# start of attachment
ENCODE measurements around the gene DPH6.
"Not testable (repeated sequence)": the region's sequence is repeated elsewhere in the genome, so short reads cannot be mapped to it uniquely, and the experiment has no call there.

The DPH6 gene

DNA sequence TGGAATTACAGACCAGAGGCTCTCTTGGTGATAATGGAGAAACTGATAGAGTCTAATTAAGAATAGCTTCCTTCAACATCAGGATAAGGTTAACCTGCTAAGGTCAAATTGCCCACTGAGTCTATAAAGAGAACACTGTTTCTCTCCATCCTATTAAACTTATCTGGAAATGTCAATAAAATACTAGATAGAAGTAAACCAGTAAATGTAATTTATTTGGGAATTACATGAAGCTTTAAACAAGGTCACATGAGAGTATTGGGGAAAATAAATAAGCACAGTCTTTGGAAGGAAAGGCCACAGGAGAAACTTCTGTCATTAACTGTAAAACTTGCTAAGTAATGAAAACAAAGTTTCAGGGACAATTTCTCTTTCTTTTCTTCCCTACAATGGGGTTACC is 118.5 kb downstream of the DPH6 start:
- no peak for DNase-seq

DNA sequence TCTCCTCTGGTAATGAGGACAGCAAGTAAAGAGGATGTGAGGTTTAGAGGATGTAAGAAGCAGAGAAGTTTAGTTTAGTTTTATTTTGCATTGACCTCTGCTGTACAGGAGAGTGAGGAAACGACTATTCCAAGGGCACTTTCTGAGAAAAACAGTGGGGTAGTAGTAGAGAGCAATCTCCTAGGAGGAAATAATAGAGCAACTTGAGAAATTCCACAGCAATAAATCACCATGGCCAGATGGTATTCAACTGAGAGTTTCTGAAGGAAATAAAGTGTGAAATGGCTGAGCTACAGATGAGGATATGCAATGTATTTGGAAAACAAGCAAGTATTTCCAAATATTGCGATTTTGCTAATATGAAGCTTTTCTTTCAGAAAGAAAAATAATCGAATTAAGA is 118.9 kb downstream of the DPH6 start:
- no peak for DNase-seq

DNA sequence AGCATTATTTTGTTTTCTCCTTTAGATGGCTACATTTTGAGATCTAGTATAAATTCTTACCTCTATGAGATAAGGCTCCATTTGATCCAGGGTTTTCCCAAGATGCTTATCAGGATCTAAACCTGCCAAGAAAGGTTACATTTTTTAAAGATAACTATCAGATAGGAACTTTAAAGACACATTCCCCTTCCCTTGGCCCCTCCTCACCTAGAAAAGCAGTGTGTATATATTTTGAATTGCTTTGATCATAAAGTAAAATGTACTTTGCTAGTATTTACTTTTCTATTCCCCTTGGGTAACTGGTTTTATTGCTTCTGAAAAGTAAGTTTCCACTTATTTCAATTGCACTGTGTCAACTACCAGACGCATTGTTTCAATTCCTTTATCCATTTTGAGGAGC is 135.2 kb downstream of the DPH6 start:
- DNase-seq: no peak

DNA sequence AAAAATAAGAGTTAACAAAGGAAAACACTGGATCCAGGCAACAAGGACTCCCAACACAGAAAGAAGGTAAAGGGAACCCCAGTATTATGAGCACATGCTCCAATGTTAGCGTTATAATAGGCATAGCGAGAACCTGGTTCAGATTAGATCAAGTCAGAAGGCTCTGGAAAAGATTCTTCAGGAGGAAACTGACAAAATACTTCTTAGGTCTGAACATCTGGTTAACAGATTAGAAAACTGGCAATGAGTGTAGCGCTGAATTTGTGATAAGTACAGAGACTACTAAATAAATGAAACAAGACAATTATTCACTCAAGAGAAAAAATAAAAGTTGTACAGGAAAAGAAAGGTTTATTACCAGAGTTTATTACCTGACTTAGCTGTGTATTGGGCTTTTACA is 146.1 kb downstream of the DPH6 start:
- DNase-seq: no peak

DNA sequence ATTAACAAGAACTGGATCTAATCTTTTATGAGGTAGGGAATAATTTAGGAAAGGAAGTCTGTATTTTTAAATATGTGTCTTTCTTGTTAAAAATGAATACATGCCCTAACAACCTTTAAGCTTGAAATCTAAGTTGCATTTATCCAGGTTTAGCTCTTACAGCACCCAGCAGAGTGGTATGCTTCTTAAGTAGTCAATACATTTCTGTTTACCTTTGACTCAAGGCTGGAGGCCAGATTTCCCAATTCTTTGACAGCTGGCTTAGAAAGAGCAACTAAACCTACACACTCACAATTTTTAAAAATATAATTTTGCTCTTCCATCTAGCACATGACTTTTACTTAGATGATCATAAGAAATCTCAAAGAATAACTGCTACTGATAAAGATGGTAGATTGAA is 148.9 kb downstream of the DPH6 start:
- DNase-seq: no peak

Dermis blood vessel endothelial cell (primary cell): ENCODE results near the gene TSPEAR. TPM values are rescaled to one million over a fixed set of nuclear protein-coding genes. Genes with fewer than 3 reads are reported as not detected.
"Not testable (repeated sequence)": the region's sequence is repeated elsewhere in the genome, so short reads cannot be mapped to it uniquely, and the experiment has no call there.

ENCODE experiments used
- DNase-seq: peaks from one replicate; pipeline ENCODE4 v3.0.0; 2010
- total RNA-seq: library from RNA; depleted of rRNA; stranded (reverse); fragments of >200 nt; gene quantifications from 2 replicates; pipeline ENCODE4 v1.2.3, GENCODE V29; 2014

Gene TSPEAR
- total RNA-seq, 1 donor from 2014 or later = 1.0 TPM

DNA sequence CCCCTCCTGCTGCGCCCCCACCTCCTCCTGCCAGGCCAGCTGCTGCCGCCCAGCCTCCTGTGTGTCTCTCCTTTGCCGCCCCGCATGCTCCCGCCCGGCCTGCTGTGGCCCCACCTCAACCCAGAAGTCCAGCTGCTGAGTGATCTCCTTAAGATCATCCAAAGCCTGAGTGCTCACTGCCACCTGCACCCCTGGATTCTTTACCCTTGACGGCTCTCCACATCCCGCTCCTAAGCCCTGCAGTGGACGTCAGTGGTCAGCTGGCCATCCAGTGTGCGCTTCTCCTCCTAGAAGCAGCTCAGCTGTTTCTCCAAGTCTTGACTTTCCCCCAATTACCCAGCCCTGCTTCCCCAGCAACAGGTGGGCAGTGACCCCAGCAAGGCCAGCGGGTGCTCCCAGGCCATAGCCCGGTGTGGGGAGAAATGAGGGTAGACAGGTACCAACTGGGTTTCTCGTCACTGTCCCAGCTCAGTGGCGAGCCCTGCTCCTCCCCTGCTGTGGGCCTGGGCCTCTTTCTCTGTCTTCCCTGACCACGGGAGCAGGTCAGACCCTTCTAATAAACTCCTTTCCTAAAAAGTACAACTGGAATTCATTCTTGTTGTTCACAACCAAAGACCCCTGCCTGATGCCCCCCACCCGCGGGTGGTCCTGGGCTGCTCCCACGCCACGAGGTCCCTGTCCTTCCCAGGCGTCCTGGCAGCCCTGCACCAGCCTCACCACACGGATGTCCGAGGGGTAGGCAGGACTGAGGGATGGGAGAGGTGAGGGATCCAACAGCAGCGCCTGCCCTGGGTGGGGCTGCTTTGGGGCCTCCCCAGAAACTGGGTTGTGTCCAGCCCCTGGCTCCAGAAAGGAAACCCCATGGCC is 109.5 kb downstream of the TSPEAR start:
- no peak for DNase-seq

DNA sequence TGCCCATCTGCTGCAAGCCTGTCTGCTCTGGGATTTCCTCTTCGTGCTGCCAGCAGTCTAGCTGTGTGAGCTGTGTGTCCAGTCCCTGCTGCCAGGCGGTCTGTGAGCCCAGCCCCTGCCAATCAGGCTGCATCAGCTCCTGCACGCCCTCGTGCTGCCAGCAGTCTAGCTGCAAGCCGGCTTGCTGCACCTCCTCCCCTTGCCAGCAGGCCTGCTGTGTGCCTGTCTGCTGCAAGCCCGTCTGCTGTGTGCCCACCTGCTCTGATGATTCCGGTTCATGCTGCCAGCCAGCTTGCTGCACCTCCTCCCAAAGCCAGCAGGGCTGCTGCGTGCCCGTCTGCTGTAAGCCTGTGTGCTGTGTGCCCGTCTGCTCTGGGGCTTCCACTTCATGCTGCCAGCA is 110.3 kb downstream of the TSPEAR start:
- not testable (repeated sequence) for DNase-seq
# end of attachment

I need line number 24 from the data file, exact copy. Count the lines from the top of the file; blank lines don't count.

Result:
- not testable (repeated sequence) for DNase-seq